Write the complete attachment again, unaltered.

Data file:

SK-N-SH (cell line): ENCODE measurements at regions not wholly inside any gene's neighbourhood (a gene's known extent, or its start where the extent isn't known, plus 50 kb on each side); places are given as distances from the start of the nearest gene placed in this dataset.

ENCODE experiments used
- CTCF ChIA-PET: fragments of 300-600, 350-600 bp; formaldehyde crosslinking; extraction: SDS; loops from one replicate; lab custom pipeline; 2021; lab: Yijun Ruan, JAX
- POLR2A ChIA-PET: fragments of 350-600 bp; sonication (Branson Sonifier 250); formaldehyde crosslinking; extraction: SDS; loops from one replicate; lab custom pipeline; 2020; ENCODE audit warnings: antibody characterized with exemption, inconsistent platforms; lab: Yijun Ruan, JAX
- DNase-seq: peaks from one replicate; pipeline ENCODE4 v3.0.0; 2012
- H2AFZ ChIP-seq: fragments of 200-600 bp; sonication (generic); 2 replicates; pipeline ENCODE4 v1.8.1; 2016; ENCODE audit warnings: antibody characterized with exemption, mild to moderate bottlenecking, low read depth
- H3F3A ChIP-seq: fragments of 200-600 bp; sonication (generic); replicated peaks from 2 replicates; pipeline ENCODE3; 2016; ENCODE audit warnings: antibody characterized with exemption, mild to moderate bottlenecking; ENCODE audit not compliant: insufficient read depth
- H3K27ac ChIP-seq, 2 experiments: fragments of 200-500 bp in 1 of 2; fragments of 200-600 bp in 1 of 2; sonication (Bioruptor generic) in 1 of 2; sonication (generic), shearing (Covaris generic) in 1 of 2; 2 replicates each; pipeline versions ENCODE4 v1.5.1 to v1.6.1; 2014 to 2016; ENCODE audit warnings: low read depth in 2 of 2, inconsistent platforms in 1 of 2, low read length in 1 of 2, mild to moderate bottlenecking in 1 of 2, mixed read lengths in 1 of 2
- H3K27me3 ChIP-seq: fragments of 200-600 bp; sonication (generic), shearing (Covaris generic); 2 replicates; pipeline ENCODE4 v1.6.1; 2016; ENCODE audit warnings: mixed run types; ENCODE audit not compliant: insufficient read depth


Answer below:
SK-N-SH (cell line): ENCODE measurements at regions not wholly inside any gene's neighbourhood (a gene's known extent, or its start where the extent isn't known, plus 50 kb on each side); places are given as distances from the start of the nearest gene placed in this dataset.

ENCODE experiments used
- CTCF ChIA-PET: fragments of 300-600, 350-600 bp; formaldehyde crosslinking; extraction: SDS; loops from one replicate; lab custom pipeline; 2021; lab: Yijun Ruan, JAX
- POLR2A ChIA-PET: fragments of 350-600 bp; sonication (Branson Sonifier 250); formaldehyde crosslinking; extraction: SDS; loops from one replicate; lab custom pipeline; 2020; ENCODE audit warnings: antibody characterized with exemption, inconsistent platforms; lab: Yijun Ruan, JAX
- DNase-seq: peaks from one replicate; pipeline ENCODE4 v3.0.0; 2012
- H2AFZ ChIP-seq: fragments of 200-600 bp; sonication (generic); 2 replicates; pipeline ENCODE4 v1.8.1; 2016; ENCODE audit warnings: antibody characterized with exemption, mild to moderate bottlenecking, low read depth
- H3F3A ChIP-seq: fragments of 200-600 bp; sonication (generic); replicated peaks from 2 replicates; pipeline ENCODE3; 2016; ENCODE audit warnings: antibody characterized with exemption, mild to moderate bottlenecking; ENCODE audit not compliant: insufficient read depth
- H3K27ac ChIP-seq, 2 experiments: fragments of 200-500 bp in 1 of 2; fragments of 200-600 bp in 1 of 2; sonication (Bioruptor generic) in 1 of 2; sonication (generic), shearing (Covaris generic) in 1 of 2; 2 replicates each; pipeline versions ENCODE4 v1.5.1 to v1.6.1; 2014 to 2016; ENCODE audit warnings: low read depth in 2 of 2, inconsistent platforms in 1 of 2, low read length in 1 of 2, mild to moderate bottlenecking in 1 of 2, mixed read lengths in 1 of 2
- H3K27me3 ChIP-seq: fragments of 200-600 bp; sonication (generic), shearing (Covaris generic); 2 replicates; pipeline ENCODE4 v1.6.1; 2016; ENCODE audit warnings: mixed run types; ENCODE audit not compliant: insufficient read depth